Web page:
I would suggest studying the way a string with fixed ends vibrates. All of diatonic music is in those vibrations and their relationships.

CS70 wrote:Say you look at the frequencies which sound good starting from 440Hz and name them A, B, C, D, E, F, G. Then you look at the numbers and you discover that these sound have an interesting arithmetic property - the ratios between the corresponding frequencies are made by small integer numbers: 1/1, 2/1, 3/2, 4/3, 5/4, 6/5.

As long as we stick to the scale frequencies...

As a general point I'd agree that music theory is often taught very badly. But teaching young players about the background physics and the psycho-acoustics is not usually practical, and later it may be forgotten.

A classic case was a pupil of mine who arrived having carefully learned all the notes on the stave, but nobody had mentioned to her (aged about nine) that they proceed alphabetically and she hadn't noticed. She was amazed when I pointed it out. Another beef is that often pupils are not taught what the treble clef actually is, to wit a G written on the first line. If the basics are missed then the rest of the the system may make little sense.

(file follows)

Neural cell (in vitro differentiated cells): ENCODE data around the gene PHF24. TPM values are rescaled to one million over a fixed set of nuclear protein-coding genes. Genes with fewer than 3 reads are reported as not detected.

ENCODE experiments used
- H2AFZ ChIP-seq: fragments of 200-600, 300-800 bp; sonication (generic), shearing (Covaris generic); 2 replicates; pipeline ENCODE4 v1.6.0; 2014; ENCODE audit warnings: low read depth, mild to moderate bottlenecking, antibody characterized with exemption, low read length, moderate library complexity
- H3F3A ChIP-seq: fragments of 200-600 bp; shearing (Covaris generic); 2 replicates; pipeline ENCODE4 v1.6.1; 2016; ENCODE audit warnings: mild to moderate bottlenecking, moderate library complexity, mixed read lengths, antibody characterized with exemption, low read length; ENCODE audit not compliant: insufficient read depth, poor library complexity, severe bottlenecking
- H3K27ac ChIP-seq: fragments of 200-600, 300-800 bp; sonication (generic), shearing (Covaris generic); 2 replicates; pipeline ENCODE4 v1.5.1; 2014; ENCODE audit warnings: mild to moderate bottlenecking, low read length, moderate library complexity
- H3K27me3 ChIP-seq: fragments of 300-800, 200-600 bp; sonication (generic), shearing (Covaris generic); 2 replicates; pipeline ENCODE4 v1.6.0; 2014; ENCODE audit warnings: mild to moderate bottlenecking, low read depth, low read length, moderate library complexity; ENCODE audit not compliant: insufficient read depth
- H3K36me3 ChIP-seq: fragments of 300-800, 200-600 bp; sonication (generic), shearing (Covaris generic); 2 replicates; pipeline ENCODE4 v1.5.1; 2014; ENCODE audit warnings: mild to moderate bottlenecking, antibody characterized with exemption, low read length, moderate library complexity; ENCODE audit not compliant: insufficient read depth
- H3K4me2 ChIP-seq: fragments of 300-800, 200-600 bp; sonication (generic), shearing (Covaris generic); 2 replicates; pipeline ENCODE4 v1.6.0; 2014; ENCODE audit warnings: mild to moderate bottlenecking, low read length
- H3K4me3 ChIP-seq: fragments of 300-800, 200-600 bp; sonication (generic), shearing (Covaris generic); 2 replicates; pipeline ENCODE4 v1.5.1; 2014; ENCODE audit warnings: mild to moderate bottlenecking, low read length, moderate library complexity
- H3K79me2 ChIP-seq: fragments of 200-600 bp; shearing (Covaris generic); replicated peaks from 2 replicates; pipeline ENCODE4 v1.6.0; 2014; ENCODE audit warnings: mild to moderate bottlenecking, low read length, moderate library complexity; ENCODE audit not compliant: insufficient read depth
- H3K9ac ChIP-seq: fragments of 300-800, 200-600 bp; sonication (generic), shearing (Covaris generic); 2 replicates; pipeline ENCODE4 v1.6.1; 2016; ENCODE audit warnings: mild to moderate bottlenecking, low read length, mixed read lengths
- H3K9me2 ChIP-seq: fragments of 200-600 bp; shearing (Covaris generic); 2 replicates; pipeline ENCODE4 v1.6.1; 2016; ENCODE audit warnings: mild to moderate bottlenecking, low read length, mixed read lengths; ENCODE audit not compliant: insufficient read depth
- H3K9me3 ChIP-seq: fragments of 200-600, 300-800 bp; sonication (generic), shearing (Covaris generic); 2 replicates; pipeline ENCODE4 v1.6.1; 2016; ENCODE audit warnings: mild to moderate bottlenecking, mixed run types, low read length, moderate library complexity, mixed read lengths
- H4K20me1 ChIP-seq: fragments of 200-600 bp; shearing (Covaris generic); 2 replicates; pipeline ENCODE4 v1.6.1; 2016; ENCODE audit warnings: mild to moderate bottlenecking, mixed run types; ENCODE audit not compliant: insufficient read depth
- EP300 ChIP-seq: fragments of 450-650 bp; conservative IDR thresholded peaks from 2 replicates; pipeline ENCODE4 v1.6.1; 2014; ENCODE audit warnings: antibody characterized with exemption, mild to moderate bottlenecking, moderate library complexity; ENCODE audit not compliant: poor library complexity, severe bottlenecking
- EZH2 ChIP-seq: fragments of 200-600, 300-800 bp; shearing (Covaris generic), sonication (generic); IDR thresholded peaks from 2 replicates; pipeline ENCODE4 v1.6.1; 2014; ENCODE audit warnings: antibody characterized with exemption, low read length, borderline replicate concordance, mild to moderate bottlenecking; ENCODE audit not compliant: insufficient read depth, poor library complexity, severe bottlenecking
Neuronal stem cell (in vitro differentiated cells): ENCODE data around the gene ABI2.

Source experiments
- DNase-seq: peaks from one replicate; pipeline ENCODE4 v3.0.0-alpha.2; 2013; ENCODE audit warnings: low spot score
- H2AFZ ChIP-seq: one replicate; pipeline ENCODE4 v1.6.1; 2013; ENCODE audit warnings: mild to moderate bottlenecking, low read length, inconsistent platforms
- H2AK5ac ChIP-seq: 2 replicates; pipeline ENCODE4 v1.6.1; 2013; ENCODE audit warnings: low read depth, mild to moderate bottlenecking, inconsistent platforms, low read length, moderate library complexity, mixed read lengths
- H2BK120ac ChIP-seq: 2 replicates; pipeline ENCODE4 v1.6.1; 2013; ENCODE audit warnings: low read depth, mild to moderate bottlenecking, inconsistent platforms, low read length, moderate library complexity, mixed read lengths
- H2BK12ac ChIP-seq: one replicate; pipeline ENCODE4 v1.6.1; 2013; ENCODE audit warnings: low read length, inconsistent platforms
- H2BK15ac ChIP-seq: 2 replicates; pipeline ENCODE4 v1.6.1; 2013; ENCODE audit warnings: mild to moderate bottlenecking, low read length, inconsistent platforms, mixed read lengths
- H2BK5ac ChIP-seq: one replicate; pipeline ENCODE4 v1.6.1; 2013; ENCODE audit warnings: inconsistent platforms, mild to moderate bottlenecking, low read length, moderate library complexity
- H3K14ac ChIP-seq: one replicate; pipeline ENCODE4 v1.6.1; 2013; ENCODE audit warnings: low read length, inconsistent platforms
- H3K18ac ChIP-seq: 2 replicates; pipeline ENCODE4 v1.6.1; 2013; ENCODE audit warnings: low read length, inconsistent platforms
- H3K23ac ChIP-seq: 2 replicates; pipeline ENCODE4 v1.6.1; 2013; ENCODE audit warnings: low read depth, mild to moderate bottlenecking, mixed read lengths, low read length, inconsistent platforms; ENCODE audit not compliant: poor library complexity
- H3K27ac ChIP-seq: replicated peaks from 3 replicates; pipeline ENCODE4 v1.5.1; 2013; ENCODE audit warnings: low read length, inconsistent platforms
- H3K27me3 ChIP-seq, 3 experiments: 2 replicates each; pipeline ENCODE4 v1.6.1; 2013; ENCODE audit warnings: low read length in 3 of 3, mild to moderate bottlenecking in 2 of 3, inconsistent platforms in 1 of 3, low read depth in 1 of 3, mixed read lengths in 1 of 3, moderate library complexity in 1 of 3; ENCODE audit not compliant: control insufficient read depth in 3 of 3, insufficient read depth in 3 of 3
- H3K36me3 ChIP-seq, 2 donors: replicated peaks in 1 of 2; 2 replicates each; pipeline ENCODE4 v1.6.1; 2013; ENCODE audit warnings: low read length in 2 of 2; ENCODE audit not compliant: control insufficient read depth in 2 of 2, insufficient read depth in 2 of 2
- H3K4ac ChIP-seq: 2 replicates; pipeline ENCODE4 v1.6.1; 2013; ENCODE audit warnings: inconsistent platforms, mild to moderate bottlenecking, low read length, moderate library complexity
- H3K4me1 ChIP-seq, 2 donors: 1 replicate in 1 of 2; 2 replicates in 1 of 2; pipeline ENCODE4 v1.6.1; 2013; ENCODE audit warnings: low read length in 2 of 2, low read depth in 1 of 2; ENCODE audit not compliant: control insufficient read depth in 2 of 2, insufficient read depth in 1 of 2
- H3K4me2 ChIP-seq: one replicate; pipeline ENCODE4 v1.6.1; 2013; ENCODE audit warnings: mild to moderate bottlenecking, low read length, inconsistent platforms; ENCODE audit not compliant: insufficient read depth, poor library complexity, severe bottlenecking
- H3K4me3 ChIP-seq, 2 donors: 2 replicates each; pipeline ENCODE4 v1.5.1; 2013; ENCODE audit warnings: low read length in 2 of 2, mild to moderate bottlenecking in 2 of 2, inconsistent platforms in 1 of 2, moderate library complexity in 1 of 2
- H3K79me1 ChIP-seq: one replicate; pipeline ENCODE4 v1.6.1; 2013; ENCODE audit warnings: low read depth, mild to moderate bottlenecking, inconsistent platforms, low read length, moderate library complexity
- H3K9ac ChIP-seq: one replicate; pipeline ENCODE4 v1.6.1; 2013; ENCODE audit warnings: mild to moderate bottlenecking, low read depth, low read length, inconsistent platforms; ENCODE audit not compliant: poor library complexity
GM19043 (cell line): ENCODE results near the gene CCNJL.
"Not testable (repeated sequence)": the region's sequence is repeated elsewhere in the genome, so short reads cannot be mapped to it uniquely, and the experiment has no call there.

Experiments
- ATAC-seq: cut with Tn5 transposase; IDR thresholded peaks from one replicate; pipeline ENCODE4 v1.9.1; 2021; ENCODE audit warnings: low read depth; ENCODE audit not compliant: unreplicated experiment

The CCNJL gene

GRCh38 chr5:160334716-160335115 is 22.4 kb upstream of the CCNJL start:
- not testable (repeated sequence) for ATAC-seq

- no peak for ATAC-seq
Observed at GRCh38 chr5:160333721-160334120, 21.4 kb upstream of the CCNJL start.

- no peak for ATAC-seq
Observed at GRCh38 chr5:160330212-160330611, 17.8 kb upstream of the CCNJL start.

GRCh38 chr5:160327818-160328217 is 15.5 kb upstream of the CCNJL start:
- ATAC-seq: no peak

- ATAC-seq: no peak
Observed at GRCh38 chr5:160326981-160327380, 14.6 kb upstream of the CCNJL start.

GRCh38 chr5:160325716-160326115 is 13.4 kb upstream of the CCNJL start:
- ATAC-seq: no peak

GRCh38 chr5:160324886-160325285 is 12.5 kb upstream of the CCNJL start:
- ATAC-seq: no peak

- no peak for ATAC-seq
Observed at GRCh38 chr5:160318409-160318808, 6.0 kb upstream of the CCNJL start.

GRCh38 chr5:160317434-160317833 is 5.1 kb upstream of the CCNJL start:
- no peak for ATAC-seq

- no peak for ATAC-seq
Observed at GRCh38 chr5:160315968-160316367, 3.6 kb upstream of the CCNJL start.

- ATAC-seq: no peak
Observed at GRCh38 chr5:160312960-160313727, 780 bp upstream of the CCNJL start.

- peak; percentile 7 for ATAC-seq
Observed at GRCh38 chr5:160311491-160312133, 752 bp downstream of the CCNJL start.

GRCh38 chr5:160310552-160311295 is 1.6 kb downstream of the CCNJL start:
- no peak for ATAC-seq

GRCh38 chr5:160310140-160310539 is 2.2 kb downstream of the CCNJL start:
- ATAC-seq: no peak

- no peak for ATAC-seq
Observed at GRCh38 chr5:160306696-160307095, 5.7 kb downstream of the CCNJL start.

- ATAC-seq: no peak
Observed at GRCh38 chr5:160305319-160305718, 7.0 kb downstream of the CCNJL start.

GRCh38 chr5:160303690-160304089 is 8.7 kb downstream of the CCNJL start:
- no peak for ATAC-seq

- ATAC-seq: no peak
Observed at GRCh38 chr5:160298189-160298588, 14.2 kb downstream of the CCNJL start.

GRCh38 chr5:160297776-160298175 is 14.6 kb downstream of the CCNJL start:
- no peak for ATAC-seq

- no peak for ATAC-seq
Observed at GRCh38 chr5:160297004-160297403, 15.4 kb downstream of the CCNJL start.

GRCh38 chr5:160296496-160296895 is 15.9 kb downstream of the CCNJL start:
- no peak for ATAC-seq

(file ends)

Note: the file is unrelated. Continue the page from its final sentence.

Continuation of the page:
My view is that the best and possible only completely effective method for understanding notation and why things are done as they are is to write music. Then you start to see the logic because you're in problem solving mode. Then you see why the solutions are as they are.

To confuse matter in Germany there is a half-step between B and H, and between H and C. But a half-step is a certain number of 'cents' and nothing to do with what we call the notes.

A guitarist has the wonderful advantage of understanding how strings vibrate and if we understand this we understand a lot of music theory and quite a lot of mathematics. For instance, number theory (the study of the primes) is almost all about vibrating strings and the number line can be modeled as one.

Maybe check out Pythagoras. Also try googling 'grand staff'. Maybe also have a look at early plainchant notation. Then you'll be glad of the 'alphabet-on-the-stave' system.

I'd second the idea of finding a cheap keyboard to doodle on. Much easier to learn the theory on a keyboard, which may be why keyboard players are usually better at it than guitarists, who are often accused of a lack of general skills compared to other instrumentalists.